For California to recover from the COVID-19 pandemic, creating effective collaborations that span across the public, private, civic, and nonprofit sectors will be key. Three regions benefiting from such partnerships that were formed as the pandemic hit were highlighted at the breakout session Effective Cross Sector Collaboration on Economic Reopening during CA Fwd’s recent Regions Recover Together virtual event.
In the Inland Empire, Paul Granillo, president and CEO of the Inland Empire Economic Partnership, explained, “We set up three teams in our Economic Recovery Task Force. Those three teams and their chairs are working together to help us understand how we can best come out of the economic downturn.”
The three teams include the Economic Recovery Research Team, responsible for making sure policy makers have up-to-date data to make informed decisions, the Economic Recovery Team of business and county leaders tasked with creating a regional plan with a focus on the economic needs in the immediate, mid and long-term future, and the Workforce Recovery Team which will develop a strategy to expand, retain, and employ the educated and/or displaced workforce and to prevent a “brain drain” of the unemployed or underemployed educated workforce.
The Redwood Coast started up their cross-sector collaboration before the state issued its stay-at-home orders in mid-March. The COVID Economic Resilience Consortium (CERC) started as a daily meeting of Humboldt County economic and business development partners to help local businesses weather the economic downturn. Working quickly was key, as they made their first loan to a local business five days after the state ordered statewide restrictions.
CERC has evolved into a thrice-weekly Zoom meeting with representatives from various sectors including broadband, workforce training, childcare and several others that impact the region’s economy. Two of the weekly calls focus on local efforts, while the third call involves regional partners beyond Humboldt County.
“If you can imagine what a commitment it takes to free time from people,” said Leila Roberts, director of the North Coast Small Business Development Center, of the participants from the various sectors from banking to workforce development to supply procurement and more. “That demonstrates to me a pretty extraordinary level of commitment, but it also demonstrates that, since we still get 20-40 people on the calls, we are creating value for the participants.”
The Imperial Valley has been one of the hardest hit regions and is now facing some of the state’s highest COVID-19 rates per capita while also experiencing 28% unemployment. Because of the high positive case rate, Imperial County is one of the few counties still in Stage 2A of reopening, which means most businesses are still closed.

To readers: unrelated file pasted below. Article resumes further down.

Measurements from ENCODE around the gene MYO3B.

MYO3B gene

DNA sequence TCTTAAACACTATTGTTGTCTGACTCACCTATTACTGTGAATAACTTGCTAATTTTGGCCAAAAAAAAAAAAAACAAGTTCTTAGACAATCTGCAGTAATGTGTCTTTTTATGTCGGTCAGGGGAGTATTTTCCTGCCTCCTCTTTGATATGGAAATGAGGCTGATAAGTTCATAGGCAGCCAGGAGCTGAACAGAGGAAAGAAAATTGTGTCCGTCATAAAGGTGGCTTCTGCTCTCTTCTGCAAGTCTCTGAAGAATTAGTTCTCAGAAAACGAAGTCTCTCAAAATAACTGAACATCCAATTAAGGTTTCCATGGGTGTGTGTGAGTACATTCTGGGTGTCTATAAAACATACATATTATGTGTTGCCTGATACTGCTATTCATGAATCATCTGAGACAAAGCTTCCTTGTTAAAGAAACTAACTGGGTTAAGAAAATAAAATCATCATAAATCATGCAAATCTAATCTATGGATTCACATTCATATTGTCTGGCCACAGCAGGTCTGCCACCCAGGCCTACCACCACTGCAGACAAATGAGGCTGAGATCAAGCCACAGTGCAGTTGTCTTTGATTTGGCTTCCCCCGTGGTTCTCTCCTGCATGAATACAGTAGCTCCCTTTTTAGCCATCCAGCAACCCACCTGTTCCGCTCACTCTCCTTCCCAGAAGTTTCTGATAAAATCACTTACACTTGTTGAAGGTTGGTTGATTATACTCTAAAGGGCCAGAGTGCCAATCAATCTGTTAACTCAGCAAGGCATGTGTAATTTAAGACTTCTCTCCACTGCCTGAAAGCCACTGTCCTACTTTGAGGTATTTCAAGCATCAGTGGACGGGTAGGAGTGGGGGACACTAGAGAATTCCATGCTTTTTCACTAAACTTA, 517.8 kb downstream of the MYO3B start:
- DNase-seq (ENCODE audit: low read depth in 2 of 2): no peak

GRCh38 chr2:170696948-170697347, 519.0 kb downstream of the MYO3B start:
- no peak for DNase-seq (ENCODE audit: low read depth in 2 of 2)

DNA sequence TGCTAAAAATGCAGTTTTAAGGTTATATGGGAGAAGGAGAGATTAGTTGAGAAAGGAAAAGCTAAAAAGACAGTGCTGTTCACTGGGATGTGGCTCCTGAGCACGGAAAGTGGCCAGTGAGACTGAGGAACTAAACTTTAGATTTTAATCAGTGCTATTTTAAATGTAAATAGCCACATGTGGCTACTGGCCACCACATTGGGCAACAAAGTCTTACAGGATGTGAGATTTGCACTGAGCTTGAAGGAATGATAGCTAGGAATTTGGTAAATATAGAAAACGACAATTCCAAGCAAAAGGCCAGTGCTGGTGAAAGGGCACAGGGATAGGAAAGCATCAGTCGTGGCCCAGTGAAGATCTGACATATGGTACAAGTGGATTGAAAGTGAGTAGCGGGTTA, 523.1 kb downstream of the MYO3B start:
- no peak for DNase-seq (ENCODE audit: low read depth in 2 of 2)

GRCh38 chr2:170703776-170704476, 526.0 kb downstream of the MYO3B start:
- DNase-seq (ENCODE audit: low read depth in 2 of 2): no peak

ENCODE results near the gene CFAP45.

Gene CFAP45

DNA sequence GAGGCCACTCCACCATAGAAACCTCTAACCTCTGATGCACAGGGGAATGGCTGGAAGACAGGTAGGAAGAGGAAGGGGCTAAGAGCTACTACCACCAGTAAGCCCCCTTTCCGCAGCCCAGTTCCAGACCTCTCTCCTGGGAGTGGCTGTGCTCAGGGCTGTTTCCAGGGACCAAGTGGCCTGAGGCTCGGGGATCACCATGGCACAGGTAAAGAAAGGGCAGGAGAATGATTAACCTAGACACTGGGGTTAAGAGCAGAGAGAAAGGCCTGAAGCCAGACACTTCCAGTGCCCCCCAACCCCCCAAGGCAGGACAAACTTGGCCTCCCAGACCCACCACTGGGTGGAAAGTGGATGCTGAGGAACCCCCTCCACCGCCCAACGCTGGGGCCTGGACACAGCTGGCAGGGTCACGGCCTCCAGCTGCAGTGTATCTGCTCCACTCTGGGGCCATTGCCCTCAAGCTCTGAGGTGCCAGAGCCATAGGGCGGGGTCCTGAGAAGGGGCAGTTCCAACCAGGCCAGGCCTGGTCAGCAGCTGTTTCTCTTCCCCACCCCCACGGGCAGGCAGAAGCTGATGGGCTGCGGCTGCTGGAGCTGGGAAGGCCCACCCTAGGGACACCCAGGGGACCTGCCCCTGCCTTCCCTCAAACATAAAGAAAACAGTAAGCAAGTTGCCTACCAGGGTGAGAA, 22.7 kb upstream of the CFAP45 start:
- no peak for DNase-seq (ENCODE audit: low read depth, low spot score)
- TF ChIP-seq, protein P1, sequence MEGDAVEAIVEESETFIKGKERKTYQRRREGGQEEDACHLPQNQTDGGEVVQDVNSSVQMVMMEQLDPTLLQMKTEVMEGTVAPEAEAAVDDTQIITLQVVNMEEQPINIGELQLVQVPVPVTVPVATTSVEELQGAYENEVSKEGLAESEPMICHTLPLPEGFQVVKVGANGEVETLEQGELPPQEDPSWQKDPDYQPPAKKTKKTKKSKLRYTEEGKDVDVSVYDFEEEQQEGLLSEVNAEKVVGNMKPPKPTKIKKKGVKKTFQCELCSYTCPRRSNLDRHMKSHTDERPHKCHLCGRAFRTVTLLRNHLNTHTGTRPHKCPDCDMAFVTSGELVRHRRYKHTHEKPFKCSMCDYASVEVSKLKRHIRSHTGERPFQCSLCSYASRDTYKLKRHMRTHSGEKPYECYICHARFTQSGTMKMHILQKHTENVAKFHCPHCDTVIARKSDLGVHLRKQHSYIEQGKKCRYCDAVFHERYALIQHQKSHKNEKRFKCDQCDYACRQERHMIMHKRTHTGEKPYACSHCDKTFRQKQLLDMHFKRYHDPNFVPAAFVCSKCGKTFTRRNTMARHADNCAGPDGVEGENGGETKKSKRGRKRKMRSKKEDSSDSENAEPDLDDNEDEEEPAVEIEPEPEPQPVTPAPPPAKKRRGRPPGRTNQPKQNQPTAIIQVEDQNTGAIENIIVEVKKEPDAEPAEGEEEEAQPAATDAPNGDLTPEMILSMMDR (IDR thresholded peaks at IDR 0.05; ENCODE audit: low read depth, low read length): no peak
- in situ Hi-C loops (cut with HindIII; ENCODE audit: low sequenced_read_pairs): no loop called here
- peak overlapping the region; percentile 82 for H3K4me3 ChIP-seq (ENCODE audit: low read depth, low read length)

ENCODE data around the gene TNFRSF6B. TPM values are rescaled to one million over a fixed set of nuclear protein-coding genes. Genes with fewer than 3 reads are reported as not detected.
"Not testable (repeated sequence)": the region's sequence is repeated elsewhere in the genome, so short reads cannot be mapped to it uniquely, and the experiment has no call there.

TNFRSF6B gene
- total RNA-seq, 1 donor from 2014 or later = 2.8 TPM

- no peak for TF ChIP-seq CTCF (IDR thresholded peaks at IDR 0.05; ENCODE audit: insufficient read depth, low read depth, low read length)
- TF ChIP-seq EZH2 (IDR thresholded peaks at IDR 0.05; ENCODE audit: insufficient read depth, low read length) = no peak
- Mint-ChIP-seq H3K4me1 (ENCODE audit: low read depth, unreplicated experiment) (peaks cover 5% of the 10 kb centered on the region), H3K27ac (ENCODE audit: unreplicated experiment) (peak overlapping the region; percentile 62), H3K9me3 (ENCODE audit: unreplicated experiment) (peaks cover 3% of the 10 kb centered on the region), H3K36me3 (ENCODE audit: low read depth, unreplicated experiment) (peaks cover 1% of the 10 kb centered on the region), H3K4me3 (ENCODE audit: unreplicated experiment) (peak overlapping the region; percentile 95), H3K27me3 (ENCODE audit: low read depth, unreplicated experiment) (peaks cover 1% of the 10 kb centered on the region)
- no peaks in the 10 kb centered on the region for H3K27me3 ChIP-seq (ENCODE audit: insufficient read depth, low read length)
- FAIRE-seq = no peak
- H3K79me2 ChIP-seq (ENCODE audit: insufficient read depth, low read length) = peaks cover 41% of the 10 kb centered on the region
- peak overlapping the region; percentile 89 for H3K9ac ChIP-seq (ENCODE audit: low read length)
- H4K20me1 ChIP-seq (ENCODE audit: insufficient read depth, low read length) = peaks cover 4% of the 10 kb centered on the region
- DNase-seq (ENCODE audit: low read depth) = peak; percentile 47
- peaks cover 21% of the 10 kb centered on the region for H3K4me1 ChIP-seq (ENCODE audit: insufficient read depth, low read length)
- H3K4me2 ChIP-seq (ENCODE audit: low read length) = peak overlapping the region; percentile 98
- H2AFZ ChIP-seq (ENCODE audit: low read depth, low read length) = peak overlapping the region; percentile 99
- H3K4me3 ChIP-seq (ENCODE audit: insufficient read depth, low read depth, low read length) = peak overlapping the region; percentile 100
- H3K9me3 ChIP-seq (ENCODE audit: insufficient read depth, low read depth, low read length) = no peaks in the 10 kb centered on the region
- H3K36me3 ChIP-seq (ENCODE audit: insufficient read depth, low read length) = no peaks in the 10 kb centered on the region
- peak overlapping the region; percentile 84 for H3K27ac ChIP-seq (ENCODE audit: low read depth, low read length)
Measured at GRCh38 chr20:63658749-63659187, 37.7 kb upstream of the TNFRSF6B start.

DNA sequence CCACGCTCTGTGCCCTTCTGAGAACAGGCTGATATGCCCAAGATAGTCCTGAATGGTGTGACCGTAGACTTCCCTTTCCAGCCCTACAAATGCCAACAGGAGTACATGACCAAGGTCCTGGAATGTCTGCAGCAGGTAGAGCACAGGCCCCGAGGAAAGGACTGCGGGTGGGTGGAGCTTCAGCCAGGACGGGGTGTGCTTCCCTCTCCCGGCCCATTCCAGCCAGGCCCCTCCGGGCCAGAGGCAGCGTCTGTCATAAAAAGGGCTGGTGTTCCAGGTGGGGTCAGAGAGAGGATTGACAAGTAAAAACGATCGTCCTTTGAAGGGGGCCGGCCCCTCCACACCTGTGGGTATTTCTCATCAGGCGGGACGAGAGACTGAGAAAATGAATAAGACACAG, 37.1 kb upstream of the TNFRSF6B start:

To address these issues, the Imperial Valley Business Recovery Task Force was created in late March and includes local Chambers of Commerce, small business development centers, the Farm Bureau, the Imperial Valley Economic Development Corporation, the Imperial County Workforce and Development Department and representatives from the local cities. The Task Force is a resource for local businesses on issues dealing with financial assistance, modification of business operations to survive the downturn or how to adjust to the new safety requirements and restrictions.
“This cross-sector coordination is important because as representatives of the business community, they are able to tell us at the county what may or may not work,” said Imperial County’s Rebecca Terrazas-Baxter. “We can make policy changes to whatever policy or regulation we put in place based on state guidance.”
The Task Force and Imperial County have worked together to create a general worksite protection plan (required for any business that is reopening), create and distribute a standardized notification posters about safety precautions for businesses to post for their customers and consistent messaging on hygiene practices.
Imperial County also established a $500,000 low-interest, forgivable loan program for local for-profit and non-profit businesses. “We heard from our business community that many local businesses were not able to participate in the PPP program,” added Terrazas-Baxter. “We saw this as an opportunity to either supplant or supplement any other assistance they may be seeking at this time.”
“There is no other way to go after big, complex problems than with a cross-sector partnership,” said Aneesh Raman of the State Economic Recovery Task Force, a public-private partnership formed to tackle the economic crisis. “No one sector can do any of this on their own and, if each sector is doing it on their own, they’re often running to each other in silos and we’re not have the scale of impact that we would all hope, given the work we do.”
The state task force focuses on data-sharing, providing guidance to the business community vetted with task force members, providing advocacy especially to obtain more support at the federal level, and creating partnerships that will encourage economic recovery.
Raman offered his lessons on cross-system collaboration that includes making sure there is a clarity on objectives, having an owner who is driving the process and is responsible for key deliverables and metrics, and being agile because partnerships and dynamics can change at any moment.
Although these cross-sector collaborations are regional, the work created will affect all Californians according to Granillo, “I think there’s a lot of information that can be gleaned from these task forces that can really help the state as a whole recover more quickly.”
To find our stories on the Regions Recover Together virtual event, please click here.